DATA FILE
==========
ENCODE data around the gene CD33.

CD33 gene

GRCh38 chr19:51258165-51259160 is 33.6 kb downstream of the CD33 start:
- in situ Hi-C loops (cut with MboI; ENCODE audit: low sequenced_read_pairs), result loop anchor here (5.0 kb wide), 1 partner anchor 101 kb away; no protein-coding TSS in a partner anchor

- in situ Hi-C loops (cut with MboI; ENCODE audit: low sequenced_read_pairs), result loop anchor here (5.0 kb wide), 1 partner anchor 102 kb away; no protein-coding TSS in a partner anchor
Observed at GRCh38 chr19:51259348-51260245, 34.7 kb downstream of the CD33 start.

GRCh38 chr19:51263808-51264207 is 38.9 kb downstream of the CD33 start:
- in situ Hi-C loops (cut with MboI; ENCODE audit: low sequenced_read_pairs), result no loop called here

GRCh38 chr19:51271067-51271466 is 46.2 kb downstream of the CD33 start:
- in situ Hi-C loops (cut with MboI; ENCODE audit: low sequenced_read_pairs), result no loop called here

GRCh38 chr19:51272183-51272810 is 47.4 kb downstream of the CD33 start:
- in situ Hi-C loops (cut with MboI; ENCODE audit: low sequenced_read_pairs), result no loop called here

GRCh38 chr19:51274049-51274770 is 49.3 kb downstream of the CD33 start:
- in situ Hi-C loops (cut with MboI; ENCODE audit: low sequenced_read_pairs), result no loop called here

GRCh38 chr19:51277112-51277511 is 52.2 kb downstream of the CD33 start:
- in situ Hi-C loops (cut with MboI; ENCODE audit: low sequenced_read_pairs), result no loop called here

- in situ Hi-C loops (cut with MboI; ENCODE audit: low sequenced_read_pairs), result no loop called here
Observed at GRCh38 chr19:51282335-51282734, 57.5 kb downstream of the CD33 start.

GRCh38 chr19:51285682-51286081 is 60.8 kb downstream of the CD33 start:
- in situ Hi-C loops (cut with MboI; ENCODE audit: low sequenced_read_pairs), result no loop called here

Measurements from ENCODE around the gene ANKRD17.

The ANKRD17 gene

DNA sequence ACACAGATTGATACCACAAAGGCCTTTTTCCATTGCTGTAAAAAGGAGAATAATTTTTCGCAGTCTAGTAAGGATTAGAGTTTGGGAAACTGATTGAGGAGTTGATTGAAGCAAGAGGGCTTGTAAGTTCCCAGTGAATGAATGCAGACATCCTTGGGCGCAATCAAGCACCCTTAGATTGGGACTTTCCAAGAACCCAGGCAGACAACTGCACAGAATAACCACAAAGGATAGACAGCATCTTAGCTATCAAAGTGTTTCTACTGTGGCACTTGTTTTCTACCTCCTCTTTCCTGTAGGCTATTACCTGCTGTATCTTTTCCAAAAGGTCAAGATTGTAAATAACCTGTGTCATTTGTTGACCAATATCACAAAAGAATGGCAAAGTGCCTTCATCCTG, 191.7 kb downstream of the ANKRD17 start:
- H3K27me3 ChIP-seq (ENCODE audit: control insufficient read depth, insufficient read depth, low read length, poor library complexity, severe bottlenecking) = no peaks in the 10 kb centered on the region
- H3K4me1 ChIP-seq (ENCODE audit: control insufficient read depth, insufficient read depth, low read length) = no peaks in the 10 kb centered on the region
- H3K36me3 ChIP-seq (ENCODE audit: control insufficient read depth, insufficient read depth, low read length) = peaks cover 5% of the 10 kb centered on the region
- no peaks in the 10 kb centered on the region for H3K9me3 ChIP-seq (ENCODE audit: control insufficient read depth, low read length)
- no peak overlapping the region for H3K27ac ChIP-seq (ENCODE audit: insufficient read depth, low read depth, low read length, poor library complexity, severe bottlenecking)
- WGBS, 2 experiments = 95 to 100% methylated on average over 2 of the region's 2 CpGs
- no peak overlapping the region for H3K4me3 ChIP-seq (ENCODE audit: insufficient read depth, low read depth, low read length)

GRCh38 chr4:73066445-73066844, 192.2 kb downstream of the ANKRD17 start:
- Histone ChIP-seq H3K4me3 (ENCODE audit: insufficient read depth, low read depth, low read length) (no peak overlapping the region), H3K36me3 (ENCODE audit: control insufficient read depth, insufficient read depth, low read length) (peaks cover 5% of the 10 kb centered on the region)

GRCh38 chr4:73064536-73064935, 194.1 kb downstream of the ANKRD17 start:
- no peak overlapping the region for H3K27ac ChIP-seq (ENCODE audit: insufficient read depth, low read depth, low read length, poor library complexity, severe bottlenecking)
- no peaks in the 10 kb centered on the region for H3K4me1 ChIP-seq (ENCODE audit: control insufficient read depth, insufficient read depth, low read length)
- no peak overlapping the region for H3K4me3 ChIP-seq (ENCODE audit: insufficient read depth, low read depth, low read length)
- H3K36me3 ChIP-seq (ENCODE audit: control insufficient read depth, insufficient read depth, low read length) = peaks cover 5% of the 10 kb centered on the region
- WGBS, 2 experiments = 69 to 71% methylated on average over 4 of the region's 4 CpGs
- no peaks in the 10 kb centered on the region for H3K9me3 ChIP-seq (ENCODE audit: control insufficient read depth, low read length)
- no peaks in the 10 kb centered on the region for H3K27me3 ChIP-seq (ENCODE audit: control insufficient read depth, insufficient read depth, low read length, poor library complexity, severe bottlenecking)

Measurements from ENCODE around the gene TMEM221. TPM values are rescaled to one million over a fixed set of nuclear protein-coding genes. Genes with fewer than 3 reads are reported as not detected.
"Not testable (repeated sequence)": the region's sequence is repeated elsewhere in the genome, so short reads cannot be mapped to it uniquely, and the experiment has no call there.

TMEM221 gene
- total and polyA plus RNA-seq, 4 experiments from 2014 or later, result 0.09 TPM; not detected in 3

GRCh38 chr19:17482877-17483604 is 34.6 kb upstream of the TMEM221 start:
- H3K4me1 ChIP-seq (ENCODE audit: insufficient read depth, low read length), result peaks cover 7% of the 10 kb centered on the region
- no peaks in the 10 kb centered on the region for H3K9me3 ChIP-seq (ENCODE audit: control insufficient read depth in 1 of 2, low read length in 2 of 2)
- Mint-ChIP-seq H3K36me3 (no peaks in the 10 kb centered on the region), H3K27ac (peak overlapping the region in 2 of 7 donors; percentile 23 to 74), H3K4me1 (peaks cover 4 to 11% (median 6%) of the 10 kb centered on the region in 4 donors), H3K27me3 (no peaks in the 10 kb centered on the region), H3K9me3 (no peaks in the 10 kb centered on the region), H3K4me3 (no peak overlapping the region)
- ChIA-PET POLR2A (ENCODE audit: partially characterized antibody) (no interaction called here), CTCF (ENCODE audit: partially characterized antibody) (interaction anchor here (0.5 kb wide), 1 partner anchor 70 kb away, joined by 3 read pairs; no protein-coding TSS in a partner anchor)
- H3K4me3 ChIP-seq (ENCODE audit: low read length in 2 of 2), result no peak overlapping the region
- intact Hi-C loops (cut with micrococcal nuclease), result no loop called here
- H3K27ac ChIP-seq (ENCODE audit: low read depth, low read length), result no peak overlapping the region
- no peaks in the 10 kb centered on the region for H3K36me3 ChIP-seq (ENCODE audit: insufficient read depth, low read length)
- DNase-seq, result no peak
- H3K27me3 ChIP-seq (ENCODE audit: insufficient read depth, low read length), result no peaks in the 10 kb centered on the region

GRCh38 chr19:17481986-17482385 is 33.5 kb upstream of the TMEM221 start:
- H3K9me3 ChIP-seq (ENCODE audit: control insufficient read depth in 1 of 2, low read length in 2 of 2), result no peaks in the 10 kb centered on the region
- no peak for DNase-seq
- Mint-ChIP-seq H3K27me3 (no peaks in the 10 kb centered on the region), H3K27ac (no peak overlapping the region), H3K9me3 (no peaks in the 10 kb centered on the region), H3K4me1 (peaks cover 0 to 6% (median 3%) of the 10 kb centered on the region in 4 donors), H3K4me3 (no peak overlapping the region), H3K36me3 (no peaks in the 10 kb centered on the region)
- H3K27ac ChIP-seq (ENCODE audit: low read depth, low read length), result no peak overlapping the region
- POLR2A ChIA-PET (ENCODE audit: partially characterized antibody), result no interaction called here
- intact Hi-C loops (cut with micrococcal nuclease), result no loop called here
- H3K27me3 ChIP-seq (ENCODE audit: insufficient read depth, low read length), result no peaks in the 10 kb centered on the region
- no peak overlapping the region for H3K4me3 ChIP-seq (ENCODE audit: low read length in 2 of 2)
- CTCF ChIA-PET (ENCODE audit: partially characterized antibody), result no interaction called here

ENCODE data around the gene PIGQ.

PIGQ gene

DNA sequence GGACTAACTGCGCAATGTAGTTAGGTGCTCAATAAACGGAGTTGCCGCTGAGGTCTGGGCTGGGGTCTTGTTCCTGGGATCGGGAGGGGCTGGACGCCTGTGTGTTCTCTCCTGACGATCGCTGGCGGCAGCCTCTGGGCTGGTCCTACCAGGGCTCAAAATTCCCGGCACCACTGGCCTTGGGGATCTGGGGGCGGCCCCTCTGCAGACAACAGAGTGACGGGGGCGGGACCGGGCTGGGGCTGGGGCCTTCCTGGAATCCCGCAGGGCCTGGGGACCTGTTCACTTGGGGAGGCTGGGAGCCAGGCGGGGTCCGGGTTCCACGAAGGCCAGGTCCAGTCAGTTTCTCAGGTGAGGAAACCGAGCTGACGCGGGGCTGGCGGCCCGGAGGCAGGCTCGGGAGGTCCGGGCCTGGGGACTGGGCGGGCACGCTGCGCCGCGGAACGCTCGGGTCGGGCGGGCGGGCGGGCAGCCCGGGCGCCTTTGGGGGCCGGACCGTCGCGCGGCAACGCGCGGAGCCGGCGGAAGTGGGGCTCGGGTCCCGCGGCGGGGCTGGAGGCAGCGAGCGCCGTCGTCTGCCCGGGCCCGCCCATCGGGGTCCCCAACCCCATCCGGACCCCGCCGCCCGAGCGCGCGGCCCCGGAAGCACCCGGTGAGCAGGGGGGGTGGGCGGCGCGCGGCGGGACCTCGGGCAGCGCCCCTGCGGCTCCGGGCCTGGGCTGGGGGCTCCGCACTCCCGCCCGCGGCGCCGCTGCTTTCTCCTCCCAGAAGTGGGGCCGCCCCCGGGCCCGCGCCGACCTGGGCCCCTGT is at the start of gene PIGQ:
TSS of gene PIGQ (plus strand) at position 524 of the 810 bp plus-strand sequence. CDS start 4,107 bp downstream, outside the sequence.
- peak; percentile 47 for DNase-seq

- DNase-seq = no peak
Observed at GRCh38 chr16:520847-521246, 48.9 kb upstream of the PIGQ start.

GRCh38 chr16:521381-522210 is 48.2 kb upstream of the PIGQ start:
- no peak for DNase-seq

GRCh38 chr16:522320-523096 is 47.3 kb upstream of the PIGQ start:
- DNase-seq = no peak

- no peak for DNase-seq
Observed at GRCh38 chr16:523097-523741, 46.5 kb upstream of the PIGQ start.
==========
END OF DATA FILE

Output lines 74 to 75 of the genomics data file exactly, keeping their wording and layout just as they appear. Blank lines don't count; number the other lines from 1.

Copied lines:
- no peak for DNase-seq

GRCh38 chr16:522320-523096 is 47.3 kb upstream of the PIGQ start: